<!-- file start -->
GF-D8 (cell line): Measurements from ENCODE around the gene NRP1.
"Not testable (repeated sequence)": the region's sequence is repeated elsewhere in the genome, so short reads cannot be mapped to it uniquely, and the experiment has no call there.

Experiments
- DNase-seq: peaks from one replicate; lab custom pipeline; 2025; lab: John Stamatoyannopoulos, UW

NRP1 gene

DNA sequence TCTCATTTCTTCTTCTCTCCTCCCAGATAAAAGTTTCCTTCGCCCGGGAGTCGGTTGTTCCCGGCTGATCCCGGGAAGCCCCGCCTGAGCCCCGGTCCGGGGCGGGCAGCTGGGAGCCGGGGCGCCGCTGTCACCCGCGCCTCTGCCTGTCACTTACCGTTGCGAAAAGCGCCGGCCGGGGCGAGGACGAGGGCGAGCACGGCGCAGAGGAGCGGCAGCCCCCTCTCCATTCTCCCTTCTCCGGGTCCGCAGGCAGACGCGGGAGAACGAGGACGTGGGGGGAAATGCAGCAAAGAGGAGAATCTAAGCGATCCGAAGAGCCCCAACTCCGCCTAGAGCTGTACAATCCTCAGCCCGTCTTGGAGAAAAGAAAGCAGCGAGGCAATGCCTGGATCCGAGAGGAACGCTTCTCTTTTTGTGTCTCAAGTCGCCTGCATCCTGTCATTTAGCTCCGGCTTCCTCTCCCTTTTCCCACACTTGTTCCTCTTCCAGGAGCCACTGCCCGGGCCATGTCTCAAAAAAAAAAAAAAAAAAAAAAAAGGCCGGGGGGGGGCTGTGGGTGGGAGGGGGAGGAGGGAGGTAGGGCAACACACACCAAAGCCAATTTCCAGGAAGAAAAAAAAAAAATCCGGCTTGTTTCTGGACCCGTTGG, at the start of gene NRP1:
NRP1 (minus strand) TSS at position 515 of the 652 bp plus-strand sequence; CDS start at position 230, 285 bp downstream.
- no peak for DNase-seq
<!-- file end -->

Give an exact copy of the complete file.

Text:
GF-D8 (cell line): Measurements from ENCODE around the gene NRP1.
"Not testable (repeated sequence)": the region's sequence is repeated elsewhere in the genome, so short reads cannot be mapped to it uniquely, and the experiment has no call there.

Experiments
- DNase-seq: peaks from one replicate; lab custom pipeline; 2025; lab: John Stamatoyannopoulos, UW

NRP1 gene

DNA sequence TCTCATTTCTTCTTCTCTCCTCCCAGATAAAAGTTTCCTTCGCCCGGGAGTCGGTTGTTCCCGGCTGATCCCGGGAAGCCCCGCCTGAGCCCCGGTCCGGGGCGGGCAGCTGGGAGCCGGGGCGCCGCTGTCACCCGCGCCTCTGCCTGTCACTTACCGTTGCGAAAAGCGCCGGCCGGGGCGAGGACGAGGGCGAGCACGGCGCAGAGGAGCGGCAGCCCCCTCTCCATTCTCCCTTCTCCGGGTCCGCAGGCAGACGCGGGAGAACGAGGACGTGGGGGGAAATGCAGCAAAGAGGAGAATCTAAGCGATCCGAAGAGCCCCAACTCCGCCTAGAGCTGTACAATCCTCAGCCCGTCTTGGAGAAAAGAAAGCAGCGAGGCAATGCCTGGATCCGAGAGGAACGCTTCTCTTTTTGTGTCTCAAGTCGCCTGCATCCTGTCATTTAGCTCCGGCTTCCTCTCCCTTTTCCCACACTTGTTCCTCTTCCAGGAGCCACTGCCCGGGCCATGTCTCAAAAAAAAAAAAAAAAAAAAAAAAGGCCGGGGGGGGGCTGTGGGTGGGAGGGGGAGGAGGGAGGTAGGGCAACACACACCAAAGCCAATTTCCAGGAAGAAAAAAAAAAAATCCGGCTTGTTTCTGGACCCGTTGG, at the start of gene NRP1:
NRP1 (minus strand) TSS at position 515 of the 652 bp plus-strand sequence; CDS start at position 230, 285 bp downstream.
- no peak for DNase-seq